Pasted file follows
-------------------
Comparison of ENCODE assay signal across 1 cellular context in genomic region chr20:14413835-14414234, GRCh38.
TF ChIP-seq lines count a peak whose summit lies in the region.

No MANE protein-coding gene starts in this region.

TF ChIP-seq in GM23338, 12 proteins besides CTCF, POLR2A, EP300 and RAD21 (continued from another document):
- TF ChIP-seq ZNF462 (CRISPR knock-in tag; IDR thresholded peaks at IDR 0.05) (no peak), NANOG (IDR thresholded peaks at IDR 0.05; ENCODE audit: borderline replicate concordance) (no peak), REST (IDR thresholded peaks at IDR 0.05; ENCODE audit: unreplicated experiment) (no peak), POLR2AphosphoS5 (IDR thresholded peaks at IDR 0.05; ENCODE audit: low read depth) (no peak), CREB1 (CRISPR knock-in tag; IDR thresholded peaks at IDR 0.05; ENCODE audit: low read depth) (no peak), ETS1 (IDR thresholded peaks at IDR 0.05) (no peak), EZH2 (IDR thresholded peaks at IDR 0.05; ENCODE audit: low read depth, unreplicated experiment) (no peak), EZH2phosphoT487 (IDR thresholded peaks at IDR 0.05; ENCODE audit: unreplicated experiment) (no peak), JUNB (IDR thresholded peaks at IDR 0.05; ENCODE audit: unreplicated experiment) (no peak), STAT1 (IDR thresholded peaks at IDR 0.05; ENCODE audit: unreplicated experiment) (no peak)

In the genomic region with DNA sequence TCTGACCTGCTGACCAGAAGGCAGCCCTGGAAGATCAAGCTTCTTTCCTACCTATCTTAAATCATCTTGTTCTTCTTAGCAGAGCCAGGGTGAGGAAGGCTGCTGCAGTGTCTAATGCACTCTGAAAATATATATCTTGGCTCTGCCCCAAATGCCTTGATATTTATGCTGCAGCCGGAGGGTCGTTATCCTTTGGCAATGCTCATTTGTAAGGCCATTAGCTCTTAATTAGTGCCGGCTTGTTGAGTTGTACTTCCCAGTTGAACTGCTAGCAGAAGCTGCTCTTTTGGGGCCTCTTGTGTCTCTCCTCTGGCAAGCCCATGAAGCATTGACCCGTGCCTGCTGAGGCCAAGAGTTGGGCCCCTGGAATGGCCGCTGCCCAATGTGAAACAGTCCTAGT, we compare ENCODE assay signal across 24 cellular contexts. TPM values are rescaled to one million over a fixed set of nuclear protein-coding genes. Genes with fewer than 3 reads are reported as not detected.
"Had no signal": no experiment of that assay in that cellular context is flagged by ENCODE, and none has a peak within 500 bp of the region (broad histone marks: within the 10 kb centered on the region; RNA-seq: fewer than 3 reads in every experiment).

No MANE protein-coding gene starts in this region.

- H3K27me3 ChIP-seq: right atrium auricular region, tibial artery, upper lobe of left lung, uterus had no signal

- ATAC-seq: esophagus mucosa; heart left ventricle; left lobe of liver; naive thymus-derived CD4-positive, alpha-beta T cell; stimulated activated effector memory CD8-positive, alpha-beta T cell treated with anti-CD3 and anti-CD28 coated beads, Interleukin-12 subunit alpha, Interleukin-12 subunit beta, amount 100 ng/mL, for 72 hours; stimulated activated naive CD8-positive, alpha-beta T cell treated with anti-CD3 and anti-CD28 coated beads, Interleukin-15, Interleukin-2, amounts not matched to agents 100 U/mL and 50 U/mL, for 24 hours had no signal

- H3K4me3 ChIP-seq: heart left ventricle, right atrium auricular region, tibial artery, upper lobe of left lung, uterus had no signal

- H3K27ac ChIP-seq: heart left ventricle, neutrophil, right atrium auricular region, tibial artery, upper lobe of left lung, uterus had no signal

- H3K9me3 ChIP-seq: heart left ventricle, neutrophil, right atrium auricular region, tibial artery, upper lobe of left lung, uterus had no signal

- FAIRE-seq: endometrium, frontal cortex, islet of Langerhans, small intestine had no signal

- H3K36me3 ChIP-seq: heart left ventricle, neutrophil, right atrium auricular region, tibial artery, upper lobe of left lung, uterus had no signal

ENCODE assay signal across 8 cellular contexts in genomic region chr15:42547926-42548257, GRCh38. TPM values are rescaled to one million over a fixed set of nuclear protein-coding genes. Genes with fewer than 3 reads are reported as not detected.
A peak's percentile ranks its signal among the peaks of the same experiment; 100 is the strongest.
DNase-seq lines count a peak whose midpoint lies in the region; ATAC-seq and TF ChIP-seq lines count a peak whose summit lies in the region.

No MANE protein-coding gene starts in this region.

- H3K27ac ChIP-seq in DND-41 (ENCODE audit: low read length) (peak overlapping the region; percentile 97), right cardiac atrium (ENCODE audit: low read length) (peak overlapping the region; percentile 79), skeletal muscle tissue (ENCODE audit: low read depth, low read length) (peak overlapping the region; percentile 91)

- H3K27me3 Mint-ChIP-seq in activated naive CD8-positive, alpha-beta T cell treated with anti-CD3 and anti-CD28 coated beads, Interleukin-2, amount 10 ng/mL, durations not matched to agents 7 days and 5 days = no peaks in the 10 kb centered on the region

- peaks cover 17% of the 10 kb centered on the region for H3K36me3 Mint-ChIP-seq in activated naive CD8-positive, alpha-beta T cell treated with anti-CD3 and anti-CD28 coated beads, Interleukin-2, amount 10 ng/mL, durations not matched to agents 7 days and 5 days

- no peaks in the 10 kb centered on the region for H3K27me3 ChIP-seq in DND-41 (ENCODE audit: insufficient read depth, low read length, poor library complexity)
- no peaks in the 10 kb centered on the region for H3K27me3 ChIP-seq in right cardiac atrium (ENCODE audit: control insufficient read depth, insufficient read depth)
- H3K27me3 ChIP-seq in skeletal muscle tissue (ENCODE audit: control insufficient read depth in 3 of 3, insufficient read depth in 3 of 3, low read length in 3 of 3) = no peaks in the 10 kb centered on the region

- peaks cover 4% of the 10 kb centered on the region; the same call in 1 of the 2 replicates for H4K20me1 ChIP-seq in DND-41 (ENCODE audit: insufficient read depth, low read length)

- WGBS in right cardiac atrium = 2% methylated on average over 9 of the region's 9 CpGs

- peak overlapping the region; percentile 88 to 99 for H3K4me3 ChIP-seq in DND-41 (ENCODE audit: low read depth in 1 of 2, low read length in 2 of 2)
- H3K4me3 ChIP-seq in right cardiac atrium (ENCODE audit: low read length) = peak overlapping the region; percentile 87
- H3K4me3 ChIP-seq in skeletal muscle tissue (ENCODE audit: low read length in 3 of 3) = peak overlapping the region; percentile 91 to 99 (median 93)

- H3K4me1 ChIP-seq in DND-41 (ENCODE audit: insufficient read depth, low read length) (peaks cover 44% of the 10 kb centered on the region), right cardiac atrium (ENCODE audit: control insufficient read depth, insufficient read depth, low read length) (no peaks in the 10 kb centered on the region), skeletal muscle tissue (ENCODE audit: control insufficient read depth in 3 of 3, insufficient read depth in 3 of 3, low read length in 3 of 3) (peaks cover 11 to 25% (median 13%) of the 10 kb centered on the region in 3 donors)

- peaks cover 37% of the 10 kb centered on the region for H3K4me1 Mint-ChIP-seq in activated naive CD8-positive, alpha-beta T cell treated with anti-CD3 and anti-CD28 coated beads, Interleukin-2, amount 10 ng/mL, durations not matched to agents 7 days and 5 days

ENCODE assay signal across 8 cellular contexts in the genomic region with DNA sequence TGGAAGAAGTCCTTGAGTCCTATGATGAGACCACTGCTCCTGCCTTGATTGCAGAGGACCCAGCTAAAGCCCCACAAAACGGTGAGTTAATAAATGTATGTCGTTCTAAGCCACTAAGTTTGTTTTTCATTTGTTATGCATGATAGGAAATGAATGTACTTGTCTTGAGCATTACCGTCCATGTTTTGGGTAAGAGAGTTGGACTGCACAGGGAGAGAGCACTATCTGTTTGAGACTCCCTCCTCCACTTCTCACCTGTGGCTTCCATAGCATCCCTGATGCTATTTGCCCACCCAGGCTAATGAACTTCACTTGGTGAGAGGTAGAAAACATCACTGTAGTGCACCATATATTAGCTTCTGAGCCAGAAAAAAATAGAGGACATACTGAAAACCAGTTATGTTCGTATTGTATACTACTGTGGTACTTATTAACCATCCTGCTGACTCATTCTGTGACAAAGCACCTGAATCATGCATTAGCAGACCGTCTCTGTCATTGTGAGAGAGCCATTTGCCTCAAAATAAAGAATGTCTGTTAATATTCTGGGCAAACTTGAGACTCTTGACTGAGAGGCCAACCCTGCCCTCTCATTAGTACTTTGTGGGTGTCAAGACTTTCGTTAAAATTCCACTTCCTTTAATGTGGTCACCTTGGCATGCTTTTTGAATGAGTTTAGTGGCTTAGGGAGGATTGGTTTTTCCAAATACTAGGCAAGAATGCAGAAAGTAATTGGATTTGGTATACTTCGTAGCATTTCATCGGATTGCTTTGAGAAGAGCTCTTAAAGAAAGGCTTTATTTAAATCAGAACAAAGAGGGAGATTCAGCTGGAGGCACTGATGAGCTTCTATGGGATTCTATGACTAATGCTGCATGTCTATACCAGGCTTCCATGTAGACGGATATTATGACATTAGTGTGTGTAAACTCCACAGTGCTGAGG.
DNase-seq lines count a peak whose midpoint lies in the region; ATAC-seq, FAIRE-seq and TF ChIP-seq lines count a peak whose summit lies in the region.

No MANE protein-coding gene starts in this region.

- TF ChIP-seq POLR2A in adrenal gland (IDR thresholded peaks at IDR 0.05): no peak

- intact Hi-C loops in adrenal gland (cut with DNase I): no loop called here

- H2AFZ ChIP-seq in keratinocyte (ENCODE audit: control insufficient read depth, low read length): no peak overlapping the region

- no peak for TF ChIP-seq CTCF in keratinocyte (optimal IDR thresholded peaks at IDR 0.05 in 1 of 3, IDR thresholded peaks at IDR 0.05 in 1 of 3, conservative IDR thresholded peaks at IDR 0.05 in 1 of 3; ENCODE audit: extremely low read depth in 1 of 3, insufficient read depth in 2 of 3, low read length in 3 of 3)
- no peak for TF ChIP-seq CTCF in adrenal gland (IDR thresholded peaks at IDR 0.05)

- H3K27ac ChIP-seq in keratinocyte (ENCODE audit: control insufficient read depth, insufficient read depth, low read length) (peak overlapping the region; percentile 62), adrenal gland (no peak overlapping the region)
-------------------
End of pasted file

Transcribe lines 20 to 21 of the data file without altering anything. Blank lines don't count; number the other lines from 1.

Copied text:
- H3K27ac ChIP-seq in DND-41 (ENCODE audit: low read length) (peak overlapping the region; percentile 97), right cardiac atrium (ENCODE audit: low read length) (peak overlapping the region; percentile 79), skeletal muscle tissue (ENCODE audit: low read depth, low read length) (peak overlapping the region; percentile 91)

- H3K27me3 Mint-ChIP-seq in activated naive CD8-positive, alpha-beta T cell treated with anti-CD3 and anti-CD28 coated beads, Interleukin-2, amount 10 ng/mL, durations not matched to agents 7 days and 5 days = no peaks in the 10 kb centered on the region